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New Bariatric Guidelines Released by Major Societies

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If you have spent time researching bariatric surgery, you’ll note that the basic guidelines to qualify for surgery are pretty much set in stone. You must have a BMI of 40 or a BMI of 35 or above with one or more comorbidities (diseases associated with obesity) to qualify for most bariatric procedures. These guidelines have been in place since 1991 and have guided our decision-making in choosing the ideal patient for surgical intervention. While these guidelines have allowed millions of people to choose weight loss surgery as a long-term sustainable option, it can be argued that these relatively restrictive criteria have also limited many from getting bariatric surgery, even if their metabolic state would suggest they were good candidates. For this and several other reasons, only one to two percent of people who qualify for bariatric surgery will have the procedure.

The New Guidelines

The American Society for Metabolic and Bariatric Surgery (ASMBS) and the International Federation of Surgery for Obesity and Metabolic Disorders (IFSO) have released their joint recommendations on qualifications for bariatric surgery, and they are far more relevant to the situation today. Patients with a BMI of 30 to 34.9 with one or more obesity-related diseases should be considered for bariatric surgery. Patients with a BMI over 35 should qualify according to these new suggestions, even without weight-related diseases. The new guidelines importantly also consider the patient’s racial and ethnic background. They suggest that people of Asian descent should consider bariatric surgery at a BMI of 27.5 based on data showing they suffer from metabolic disease at a lower BMI than those of other races.

Why Have the Guidelines Changed?

The answer is straightforward – the evolution of knowledge and technology. When these guidelines were established in 1991, bariatric surgery was a very different landscape. For one, the predominant technique used at the time was open surgery, which came with several potentially significant consequences, including incisional hernias, risk of infection, blood loss, and prolonged recovery. Right around that time, we were starting to transition over to laparoscopic, minimally invasive surgery and, in doing so, reduced those risks dramatically. Today, bariatric surgery is one of the safest major surgical procedures in the United States and worldwide, with a risk profile similar to other gastrointestinal procedures like gallbladder removal.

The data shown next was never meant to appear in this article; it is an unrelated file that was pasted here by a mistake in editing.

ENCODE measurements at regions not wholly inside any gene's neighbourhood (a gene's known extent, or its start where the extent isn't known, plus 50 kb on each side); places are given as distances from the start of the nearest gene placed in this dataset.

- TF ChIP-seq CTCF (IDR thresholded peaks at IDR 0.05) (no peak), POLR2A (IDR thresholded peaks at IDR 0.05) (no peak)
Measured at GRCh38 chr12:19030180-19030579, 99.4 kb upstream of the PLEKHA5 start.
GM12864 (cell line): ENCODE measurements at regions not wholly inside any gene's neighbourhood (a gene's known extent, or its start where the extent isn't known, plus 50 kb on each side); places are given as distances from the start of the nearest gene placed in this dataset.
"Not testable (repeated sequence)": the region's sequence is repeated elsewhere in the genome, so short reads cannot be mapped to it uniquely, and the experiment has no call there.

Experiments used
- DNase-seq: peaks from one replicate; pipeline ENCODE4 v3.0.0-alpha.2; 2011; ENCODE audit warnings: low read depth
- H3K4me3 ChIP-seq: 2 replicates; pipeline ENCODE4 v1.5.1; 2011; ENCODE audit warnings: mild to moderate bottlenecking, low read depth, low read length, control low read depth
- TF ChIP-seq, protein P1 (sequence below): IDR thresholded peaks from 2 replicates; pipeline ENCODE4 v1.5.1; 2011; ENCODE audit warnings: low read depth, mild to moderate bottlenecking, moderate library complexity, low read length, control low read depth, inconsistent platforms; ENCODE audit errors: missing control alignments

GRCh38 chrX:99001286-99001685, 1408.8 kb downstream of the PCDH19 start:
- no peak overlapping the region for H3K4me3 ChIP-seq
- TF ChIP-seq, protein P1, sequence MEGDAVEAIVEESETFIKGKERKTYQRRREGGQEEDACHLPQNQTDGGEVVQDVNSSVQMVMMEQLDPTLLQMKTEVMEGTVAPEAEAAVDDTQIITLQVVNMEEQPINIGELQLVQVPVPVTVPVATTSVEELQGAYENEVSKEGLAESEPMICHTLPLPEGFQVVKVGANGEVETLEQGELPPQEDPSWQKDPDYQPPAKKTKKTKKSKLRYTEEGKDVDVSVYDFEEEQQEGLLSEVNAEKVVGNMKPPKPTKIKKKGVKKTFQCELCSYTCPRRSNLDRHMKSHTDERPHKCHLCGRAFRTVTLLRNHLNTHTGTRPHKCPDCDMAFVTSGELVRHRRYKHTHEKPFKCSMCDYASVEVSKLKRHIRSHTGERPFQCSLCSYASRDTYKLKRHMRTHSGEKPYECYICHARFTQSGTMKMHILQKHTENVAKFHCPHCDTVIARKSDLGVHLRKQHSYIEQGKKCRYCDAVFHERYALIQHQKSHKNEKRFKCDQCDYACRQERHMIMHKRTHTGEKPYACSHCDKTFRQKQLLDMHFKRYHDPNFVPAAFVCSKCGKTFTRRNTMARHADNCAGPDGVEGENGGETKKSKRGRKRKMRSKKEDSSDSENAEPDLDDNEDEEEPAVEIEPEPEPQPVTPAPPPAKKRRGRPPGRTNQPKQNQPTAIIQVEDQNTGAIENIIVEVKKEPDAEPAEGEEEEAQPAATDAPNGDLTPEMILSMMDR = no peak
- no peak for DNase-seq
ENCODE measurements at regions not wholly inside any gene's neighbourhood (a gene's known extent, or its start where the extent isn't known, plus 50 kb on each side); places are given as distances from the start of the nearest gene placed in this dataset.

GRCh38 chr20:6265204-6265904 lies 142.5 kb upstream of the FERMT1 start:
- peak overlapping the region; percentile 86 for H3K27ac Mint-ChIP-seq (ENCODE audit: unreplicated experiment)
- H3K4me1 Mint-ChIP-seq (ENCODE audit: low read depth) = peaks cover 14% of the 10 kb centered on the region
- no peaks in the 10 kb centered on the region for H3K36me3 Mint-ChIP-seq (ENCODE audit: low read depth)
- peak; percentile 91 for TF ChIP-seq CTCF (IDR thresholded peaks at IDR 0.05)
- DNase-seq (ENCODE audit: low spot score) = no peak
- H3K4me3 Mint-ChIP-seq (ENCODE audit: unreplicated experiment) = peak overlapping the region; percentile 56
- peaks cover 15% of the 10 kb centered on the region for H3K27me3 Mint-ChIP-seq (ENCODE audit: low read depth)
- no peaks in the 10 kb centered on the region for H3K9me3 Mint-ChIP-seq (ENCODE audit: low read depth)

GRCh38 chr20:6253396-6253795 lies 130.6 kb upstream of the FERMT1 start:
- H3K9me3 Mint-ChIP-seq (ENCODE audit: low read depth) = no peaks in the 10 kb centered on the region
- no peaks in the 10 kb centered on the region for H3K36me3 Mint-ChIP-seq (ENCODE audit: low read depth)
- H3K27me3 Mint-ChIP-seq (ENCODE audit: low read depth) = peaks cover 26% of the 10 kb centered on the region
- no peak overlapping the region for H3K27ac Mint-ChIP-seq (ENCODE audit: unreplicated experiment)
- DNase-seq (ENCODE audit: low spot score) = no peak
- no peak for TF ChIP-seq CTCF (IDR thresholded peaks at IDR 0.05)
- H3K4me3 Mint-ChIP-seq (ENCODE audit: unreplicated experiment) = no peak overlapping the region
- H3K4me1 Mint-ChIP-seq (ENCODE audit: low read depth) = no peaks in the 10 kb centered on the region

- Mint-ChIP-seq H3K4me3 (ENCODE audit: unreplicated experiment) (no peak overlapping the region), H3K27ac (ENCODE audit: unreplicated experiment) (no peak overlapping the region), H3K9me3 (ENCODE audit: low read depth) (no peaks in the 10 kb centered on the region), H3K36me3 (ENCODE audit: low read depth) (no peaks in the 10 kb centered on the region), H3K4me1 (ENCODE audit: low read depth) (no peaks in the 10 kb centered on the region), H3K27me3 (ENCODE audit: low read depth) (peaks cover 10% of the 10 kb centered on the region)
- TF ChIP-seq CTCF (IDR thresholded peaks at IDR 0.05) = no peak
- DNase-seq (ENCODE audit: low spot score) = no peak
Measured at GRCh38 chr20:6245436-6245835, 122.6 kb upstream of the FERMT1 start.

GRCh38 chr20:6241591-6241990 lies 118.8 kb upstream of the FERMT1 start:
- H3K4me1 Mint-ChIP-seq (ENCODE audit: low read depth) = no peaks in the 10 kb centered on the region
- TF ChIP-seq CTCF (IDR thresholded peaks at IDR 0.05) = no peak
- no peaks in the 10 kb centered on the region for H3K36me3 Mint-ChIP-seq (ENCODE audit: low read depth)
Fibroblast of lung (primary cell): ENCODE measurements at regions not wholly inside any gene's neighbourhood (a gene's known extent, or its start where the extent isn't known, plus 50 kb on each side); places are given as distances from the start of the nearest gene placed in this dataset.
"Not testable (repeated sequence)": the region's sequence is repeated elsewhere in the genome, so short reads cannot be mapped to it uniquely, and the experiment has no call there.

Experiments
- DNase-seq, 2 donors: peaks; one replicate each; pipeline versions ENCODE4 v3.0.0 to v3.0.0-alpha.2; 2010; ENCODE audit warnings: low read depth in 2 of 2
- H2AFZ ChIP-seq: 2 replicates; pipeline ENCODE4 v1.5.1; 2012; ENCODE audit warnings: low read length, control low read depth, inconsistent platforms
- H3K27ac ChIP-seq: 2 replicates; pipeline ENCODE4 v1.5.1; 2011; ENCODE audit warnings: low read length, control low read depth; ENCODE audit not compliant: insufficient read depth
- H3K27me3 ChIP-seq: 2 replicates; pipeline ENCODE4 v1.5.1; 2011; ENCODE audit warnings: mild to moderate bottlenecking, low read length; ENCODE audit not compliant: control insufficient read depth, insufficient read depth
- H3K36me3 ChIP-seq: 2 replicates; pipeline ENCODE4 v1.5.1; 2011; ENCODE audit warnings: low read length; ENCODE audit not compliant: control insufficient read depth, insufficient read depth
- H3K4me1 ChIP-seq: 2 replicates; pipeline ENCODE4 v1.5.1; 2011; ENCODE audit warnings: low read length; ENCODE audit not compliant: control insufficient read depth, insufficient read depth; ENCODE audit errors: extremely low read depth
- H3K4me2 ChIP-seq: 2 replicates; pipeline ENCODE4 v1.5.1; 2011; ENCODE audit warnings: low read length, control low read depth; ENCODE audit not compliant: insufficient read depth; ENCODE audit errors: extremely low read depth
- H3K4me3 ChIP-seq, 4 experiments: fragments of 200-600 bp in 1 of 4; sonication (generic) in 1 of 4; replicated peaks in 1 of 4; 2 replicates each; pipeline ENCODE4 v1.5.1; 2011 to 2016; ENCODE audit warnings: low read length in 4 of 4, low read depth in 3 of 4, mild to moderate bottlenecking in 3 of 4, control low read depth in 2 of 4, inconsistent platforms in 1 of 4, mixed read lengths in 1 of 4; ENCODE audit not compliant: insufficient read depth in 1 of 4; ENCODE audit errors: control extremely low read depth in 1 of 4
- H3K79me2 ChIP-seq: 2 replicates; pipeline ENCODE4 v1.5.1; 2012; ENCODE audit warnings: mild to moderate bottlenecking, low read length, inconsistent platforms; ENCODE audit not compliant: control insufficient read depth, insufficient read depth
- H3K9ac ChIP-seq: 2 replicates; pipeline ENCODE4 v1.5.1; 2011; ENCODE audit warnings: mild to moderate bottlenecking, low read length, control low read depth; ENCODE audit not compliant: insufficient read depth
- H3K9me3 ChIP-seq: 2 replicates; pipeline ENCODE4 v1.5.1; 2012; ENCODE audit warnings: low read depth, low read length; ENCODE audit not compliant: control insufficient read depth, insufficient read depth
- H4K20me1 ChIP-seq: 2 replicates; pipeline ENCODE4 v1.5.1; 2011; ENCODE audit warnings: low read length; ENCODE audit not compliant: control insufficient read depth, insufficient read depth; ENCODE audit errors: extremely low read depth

Technique and technology have also changed, and we now have more surgical options than ever, giving patients with varying conditions additional options. For example, patients with uncontrolled or poorly controlled type two diabetes or gastroesophageal reflux may benefit the most from a gastric bypass. Those with very high BMIs may opt for the duodenal switch or SADI. Of course, a gastric sleeve is also an excellent option for most patients. These procedures have also been standardized. We know how much of the stomach to remove and where to connect limbs of the small intestine. While we take this knowledge for granted, the picture was far less clear just a decade ago, and results were more erratic. Older bariatric procedures with higher complication rates are no longer being performed. We also have far better follow-up protocols that set patients up for success long into the future.

What Do These New Guidelines Mean?

Unfortunately, new guidelines take some time to be adopted universally. However, they can and will eventually be used as guidance for policymakers, insurance companies, and physicians. Despite the delay in widespread adoption, society’s guidelines are based on the best available scientific evidence and should be considered the gold standard for what patients qualify for bariatric surgery.

The Body Mass Index

While we’re at it, it’s probably worth taking a deeper look at the body mass index and whether it is as useful as we once believed. In short, it probably shouldn’t be the only measure of qualification for bariatric surgery. Stay tuned next month on our blog to learn more about utilizing the body mass index.

Ultimately, these new guidelines are an exciting step in the right direction. We look forward to updating you when governmental and regulatory guidance has caught up to the data we have. In the meantime, if you qualify for bariatric surgery, feel free to watch our online seminar or visit us in person to learn more about your options.